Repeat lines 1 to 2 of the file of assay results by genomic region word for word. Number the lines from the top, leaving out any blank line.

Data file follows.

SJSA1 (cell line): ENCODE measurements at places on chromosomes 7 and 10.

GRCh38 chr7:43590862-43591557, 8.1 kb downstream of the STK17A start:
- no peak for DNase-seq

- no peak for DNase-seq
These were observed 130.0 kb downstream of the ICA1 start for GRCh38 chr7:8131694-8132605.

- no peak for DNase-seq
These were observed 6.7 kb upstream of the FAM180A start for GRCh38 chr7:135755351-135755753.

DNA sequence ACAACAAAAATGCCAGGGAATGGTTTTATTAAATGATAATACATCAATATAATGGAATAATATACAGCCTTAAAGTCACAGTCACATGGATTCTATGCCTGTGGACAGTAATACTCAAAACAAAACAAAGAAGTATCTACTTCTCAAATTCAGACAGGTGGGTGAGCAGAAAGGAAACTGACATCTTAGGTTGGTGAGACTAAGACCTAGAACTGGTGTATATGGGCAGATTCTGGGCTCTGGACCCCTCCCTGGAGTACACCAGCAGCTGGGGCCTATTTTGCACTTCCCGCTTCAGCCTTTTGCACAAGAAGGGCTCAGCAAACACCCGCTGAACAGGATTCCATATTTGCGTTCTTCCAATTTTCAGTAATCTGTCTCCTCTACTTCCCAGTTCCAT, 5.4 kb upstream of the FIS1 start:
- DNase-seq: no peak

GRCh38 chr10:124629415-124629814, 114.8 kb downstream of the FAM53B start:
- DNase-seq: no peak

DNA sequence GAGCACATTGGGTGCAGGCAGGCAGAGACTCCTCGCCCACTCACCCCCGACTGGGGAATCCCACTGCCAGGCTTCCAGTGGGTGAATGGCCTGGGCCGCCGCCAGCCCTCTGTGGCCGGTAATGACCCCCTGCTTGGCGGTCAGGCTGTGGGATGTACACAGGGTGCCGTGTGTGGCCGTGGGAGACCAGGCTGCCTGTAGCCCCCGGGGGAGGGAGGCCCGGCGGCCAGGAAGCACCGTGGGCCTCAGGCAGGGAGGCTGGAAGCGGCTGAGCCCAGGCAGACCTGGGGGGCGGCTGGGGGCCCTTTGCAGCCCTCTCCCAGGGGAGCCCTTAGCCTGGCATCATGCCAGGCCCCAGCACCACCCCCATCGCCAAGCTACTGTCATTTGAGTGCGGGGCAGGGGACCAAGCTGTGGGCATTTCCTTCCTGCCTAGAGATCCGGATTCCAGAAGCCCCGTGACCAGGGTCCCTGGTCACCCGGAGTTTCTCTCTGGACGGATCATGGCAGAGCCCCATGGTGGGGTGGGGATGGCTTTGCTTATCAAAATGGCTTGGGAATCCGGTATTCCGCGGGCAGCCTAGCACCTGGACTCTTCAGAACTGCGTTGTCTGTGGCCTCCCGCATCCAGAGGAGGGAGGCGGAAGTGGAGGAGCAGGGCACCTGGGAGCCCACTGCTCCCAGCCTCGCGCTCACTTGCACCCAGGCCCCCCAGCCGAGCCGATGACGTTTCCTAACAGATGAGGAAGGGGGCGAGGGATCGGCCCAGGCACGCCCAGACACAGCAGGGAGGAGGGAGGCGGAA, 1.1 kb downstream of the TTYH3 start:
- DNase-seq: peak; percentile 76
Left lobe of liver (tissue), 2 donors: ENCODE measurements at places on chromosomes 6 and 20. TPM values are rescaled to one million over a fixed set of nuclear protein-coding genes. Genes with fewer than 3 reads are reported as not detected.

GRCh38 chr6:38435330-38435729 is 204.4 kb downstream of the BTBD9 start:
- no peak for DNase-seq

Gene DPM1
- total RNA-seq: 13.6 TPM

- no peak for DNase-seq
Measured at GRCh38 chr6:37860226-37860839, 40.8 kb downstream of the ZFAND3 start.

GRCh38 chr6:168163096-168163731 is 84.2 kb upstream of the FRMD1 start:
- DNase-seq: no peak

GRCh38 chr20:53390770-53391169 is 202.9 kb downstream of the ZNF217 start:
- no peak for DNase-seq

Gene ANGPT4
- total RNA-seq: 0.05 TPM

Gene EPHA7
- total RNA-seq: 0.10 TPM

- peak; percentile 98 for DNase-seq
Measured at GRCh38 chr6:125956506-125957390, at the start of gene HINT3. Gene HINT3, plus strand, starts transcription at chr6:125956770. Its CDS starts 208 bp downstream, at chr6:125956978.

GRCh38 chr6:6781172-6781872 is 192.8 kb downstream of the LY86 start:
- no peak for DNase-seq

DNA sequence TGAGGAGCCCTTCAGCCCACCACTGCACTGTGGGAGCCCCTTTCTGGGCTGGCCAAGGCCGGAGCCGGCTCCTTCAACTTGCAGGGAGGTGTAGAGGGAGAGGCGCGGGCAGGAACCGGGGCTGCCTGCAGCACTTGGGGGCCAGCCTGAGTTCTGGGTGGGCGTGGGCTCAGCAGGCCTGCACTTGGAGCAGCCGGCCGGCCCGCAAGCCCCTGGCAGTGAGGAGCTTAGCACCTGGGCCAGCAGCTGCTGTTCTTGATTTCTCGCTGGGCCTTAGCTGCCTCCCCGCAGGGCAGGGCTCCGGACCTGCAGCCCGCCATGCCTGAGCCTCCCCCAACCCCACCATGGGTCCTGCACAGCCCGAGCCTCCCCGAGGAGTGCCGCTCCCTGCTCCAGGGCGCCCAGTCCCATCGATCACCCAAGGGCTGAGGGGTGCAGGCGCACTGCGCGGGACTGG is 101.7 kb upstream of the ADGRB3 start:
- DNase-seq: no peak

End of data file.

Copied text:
SJSA1 (cell line): ENCODE measurements at places on chromosomes 7 and 10.

GRCh38 chr7:43590862-43591557, 8.1 kb downstream of the STK17A start: